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ColorHug: filling the F/LOSS colour calibration void

Richard Hughes

What is ColorHug?

The ColorHug is a small usb device that connects to a computer and measures colours very accurately. It allows animators, designers and artists to calibrate their screens. It builds a profile that lets colour-managed applications adapt colours automatically, helping videos and photos to look as originally intended. Measuring the screen with an external device is the only way to determine the difference between what the display thinks it's showing the user and what the user is actually being shown. For instance, most Thinkpad displays are very blue, which makes photos look overly cold. This isn't even something you can measure and fix once, as when the lcd display panel gets older, it gets dimmer and more yellow due to the backlight ageing. Even the phosphors in crts and plasmas degrade at different rates over time. The ColorHug device allows you to check your screen every few months or so, and takes a few minutes to profile and correct the screen profile. The device has drivers for the colord color management framework (also written by me) and will even be supported by argyllcms in the next release. The firmware interface is available for people to play with for no charge, and of course all the firmware, bootloader and hardware design is open source and freely available.

I developed the ColorHug to really scratch an itch. In doing this, I had no intention of becoming a hardware manufacturer. I enjoy writing Free software too much. The main motivation for designing and building this hardware was that at conferences I would showcase my software framework, and surprise designers with the effect of calibrating their screen. The main sticking point was that I was telling people to go and buy some expensive hardware from a proprietary color company that doesn't care one little bit about Linux support. The proprietary hardware isn't really any good, and the profit margins must be huge on each device. So I began thinking. All I really needed to do was build a usb device that could count pulses really fast and do a few matrix calculations on a set of numbers. Luckily for the ColorHug, my university degree was in electronics and my previous job was working for a defence contractor prototyping new stuff. So really it wasn't that much work to build a functional prototype, and then build 50 units for people to play with.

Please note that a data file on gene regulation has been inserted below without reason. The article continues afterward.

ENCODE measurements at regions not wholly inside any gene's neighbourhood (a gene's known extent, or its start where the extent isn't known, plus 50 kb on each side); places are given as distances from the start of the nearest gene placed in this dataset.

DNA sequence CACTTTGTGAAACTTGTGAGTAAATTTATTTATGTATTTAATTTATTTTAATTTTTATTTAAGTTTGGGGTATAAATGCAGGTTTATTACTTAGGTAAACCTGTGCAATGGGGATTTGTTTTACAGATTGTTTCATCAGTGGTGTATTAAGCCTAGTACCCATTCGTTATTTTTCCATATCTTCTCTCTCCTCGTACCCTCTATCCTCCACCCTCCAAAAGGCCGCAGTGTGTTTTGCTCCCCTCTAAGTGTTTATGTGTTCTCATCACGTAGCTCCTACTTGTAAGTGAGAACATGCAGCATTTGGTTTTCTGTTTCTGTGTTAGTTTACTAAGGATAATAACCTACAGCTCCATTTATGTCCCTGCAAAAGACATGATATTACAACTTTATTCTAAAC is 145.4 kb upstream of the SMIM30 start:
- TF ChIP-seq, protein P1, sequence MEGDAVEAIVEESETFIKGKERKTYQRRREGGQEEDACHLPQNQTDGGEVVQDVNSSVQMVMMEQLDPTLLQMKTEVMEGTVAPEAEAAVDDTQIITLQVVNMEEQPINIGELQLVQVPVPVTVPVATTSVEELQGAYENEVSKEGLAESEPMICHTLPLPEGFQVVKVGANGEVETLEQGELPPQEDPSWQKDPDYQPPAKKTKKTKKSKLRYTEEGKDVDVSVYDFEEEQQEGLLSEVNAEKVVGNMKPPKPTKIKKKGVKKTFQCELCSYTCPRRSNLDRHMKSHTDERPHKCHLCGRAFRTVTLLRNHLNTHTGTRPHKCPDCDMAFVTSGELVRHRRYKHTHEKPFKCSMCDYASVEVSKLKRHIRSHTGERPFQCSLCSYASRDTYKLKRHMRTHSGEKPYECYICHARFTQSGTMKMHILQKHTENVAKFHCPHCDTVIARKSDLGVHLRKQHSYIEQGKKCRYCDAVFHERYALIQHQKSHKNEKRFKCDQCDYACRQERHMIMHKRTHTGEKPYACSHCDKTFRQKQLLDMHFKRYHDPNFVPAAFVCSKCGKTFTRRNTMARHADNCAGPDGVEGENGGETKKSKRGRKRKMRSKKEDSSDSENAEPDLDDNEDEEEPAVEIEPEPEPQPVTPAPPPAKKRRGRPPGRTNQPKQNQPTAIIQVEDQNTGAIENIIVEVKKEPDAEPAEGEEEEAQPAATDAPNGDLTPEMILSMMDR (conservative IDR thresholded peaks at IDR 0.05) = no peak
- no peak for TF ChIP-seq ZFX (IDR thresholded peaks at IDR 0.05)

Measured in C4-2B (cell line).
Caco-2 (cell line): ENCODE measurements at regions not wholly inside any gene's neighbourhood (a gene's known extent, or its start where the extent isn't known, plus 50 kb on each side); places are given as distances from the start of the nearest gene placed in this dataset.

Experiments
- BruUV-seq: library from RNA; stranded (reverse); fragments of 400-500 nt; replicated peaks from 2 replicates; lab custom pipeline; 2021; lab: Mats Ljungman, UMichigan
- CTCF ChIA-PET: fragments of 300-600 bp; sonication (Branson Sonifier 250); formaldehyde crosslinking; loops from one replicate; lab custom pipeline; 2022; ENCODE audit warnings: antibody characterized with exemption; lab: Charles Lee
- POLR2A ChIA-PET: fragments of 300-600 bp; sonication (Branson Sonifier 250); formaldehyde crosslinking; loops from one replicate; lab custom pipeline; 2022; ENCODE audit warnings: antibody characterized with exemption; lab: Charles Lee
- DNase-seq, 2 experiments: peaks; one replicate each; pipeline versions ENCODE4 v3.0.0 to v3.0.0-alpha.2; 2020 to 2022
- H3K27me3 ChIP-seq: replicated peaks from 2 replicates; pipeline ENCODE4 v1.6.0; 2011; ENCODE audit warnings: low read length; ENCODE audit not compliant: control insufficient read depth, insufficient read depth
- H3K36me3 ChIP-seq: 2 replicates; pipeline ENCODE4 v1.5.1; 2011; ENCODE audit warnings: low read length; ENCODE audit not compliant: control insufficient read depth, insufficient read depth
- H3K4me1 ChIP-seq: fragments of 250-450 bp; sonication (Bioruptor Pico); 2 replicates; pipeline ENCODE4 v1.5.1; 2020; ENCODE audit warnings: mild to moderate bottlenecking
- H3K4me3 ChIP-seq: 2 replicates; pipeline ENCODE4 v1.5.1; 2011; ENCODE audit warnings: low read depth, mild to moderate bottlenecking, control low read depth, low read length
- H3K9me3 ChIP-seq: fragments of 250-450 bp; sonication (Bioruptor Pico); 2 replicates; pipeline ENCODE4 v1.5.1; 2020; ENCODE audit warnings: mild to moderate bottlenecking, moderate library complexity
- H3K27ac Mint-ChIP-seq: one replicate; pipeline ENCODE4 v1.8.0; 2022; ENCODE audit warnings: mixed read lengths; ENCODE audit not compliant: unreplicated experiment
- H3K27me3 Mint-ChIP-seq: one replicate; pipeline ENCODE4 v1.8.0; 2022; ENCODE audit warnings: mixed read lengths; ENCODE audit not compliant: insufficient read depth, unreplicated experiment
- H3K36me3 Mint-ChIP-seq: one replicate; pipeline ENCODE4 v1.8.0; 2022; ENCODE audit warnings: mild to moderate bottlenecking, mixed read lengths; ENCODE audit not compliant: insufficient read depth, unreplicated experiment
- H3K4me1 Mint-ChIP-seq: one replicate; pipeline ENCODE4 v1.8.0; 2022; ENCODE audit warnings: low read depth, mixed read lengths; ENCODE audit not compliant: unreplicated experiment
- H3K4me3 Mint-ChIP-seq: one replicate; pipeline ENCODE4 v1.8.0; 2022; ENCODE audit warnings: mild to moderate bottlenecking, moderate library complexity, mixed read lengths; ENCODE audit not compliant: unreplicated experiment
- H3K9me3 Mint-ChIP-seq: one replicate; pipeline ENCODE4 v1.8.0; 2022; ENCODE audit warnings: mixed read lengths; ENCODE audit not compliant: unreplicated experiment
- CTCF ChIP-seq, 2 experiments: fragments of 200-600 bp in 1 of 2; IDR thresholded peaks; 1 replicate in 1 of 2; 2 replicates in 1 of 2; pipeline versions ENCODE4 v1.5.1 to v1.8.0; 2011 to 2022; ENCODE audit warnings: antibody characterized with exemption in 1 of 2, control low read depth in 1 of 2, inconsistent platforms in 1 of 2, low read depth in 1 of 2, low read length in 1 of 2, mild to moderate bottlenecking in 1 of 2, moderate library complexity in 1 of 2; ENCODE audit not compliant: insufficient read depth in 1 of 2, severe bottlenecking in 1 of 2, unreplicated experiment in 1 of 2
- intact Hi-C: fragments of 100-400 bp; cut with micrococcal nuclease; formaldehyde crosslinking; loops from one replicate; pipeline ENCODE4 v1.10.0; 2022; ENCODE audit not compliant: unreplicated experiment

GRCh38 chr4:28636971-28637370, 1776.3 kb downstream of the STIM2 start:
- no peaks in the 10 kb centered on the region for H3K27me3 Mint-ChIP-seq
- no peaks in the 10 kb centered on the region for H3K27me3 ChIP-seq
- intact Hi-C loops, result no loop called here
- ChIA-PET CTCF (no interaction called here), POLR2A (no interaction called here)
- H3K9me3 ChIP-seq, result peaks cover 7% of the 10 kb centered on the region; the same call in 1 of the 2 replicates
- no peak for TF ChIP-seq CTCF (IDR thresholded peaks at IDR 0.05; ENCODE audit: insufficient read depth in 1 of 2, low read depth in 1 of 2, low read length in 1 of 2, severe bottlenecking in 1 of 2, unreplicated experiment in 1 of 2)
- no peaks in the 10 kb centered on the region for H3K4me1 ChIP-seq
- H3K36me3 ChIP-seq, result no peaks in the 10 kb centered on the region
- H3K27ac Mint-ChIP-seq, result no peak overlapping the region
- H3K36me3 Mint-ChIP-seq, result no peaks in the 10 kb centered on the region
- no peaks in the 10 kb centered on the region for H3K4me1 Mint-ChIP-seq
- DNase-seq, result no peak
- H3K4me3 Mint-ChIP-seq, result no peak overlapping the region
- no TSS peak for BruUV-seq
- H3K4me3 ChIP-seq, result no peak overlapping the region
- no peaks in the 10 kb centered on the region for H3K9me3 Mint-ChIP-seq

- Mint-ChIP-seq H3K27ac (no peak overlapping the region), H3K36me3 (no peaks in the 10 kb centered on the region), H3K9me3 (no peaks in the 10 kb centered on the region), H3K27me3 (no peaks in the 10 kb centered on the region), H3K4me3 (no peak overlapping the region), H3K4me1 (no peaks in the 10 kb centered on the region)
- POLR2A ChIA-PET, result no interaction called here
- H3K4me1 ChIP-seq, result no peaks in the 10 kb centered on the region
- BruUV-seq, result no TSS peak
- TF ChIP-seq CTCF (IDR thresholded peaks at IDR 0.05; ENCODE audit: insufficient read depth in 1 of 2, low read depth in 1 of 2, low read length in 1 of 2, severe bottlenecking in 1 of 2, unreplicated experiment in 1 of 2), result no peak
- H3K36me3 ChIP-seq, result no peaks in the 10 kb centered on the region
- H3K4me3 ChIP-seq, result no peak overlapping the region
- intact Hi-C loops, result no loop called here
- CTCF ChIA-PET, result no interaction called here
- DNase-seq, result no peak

ColorHug is cheap. It's £48 plus postage, and so it's really aimed at the low end of the market. I could have built something much more accurate and a lot faster, but that would mean selling a device for several hundred pounds. I'm aiming this at people who want to “fix” the colour on their screen and who want to start playing around with colour managing their workflow. If you're already a colour geek, you really want to spend about £500 on a spectrophotometer device. If you're just a Linux user who likes to look at photos but don't know what “blood red” is in xyz co-ordinates, the ColorHug might be the device for you.

The business of ColorHug

Setting up any business is difficult. Right from the start I decided to set up the business as an independent company, so my personal liability would be minimised. I injected a small amount of my own savings to be able to buy stock for 50 devices. The first 50 devices I soldered myself, not with machines, which turned out to be less fun than it sounds. The amount of profit for the first batch was tiny (less than £100) but the fact that I've got 50 users who say the device works means that I can be confident spending more money to make a larger, more profitable batch. The hardest part about actually making stuff in the uk is the sheer complexity of the tax situation and all the different registrations you have to get before you can even start. A lot of the companies I contacted to build the pcb wanted huge minimum orders, and without a few hundred thousand pounds in capital I'm forced to build up the order size organically using the profit from the last batch to buy the stock for the next, slightly larger, batch.

So, a lot of people want to know what the point is, when it all sounds like so much work for not a lot of cash: I want people to try making open hardware themselves. There are so many talented engineers in software that could make simple devices that outperform or undercut devices from proprietary companies. I've already got a fairly good-size community built around ColorHug, where people post patches for new functionality and fixes for bugs. The hard part for most people is releasing control and trusting that people will actually help the project grow.

ColorHug is only something I do late at night and at the weekends. This means the project is going to move more slowly than if I had a few full time staff. The short term prognosis is batch number 2, which is 100 units. Then a few months after that I'll probably double the batch size and build some more. I know the worldwide market of these devices is going to be small, but I'm hoping it'll kickstart other people in trying to do something like this themselves.

I know the worldwide market of these devices is going to be small, but I'm hoping it'll kickstart other people in trying to do something like this themselves.